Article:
Teaching Children to Save and Invest
Teaching children a few simple lessons about saving and investing can get them off in the right direction toward a secure financial future.
The Value of Savings
The lesson is simple — if you want something, you have to save for it. Talk to your child to find out what it is that he or she wants. Once you know what it is and how much it will cost, work with your child on how to save for it.
Give options for reaching his or her goal. If your child receives an allowance, talk about saving all of the allowance for a certain number of weeks versus saving half of it for twice as long. This teaches your child to view their options and make informed decisions about how to manage money.
The Value of Investing
Once your child has learned how to save money to achieve his or her goals, it's time to talk about how to earn money through interest accumulation. Learning about the benefits of compound interest should encourage children to invest their money in income-producing securities.
A good first step to moving from the piggy bank to the stock market is a simple savings account. As your child's savings grow with money from paper routes, babysitting, or other first jobs, you may want to introduce other investment vehicles, such as mutual funds.
Consider opening a custodial account for your child under the Uniform Gift to Minors Act (UGMA) or the Uniform Transfer to Minors Act (UTMA), or start a matching program, similar to a 401(k) plan where you match every dollar your child invests.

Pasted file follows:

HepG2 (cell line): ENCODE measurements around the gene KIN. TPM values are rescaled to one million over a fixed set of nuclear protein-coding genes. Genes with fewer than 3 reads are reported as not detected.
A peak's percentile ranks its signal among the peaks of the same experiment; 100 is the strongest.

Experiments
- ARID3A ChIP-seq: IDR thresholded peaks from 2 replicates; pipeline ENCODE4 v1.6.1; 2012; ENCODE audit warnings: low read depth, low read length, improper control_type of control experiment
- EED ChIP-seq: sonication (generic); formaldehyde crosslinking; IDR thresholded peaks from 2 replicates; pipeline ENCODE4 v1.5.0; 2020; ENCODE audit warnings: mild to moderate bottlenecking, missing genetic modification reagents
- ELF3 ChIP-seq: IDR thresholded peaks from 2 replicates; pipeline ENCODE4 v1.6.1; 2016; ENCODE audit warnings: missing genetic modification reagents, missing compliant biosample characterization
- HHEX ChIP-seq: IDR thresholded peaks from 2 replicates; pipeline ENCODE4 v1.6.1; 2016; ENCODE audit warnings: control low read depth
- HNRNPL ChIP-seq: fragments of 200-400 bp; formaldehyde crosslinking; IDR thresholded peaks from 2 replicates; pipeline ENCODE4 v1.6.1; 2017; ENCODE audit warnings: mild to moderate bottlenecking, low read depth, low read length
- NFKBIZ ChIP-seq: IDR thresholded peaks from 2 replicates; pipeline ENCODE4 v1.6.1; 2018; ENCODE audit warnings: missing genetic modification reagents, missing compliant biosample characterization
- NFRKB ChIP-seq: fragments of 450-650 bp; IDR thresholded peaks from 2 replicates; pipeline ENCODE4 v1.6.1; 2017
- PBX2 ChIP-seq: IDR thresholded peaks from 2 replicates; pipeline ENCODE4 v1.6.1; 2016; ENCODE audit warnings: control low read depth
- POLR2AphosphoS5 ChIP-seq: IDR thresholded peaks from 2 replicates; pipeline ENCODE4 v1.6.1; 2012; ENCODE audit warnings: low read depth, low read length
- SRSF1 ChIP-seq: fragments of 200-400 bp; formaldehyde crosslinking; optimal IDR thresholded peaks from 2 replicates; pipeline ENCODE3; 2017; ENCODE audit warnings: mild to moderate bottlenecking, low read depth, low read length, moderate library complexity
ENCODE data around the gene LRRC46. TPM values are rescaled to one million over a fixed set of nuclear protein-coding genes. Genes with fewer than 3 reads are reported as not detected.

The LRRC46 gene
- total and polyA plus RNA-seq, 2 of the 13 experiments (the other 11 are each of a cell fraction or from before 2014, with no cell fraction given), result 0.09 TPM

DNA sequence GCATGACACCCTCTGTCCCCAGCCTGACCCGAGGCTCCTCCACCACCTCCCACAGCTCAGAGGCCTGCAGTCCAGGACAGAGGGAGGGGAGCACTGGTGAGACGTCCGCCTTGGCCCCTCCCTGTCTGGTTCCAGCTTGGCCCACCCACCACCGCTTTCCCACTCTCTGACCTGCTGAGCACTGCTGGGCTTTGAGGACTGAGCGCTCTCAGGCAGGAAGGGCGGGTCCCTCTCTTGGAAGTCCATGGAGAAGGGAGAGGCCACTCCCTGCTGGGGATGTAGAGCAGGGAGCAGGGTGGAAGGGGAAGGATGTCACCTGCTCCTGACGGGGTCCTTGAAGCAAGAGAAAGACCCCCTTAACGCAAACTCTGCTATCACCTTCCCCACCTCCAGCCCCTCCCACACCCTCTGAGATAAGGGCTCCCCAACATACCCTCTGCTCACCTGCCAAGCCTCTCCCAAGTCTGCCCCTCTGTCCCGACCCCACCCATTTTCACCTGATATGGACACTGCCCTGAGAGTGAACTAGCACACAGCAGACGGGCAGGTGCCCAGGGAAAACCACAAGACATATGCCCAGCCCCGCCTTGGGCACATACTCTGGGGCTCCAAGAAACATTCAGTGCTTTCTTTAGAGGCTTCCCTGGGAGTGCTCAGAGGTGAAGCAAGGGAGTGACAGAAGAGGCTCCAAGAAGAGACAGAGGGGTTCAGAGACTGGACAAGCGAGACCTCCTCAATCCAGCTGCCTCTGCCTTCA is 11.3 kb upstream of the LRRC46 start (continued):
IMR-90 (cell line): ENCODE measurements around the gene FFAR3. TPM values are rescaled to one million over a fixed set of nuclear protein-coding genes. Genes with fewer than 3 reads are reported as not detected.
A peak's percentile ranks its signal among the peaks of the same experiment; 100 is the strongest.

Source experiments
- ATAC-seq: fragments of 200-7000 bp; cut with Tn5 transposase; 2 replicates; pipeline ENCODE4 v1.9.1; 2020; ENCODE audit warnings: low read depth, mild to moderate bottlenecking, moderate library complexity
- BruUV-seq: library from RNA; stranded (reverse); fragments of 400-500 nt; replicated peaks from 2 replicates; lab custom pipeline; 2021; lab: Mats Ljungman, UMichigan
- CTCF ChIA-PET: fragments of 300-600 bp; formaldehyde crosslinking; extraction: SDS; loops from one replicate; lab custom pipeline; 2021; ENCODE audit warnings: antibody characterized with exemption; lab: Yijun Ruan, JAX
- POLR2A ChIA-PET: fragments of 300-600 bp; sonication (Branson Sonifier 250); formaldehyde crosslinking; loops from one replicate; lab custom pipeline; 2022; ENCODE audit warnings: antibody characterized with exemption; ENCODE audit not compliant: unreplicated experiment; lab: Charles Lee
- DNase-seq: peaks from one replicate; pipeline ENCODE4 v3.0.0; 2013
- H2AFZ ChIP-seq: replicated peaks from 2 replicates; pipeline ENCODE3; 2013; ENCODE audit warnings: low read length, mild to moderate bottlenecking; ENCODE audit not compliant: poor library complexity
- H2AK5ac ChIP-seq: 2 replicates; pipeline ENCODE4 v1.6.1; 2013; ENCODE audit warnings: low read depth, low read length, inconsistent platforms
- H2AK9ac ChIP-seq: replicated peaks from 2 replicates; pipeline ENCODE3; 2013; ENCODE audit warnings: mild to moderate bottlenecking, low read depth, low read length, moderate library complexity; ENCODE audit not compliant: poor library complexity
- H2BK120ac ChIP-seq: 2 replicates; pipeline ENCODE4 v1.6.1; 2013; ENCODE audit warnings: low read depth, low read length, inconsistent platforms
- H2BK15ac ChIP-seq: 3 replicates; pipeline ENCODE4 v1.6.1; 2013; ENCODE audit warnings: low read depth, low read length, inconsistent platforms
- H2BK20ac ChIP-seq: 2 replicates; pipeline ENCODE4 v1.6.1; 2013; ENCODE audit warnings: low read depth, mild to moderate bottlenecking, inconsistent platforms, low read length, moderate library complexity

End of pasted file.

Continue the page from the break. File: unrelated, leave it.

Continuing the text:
Don't forget that it's important to educate children that there is market risk involved when investing in mutual funds, including possible loss of principal.
Stay Involved in the Process
Most children look to their parents as a primary source of financial information. This makes it important for you to stay involved with your child throughout his or her learning experience with investments.
Take the time to go over your child's bank or mutual fund statements with them. If investing in a mutual fund account, show your child how to look up the value of his or her funds in the newspaper or on the Internet.
Practice What You Preach
You can talk to your child about investing until you're blue in the face, but chances are good that he or she will not pay close attention to the subject unless you're following your own advice.
Take a moment to speak to your child about investing in their future. Then call, email, or visit with your local registered State Farm agent who will help you create a financial plan that is right for you and your child.
Will your college savings keep up?
Investing involves risk, including potential for loss.
Not FDIC Insured
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- May Lose Value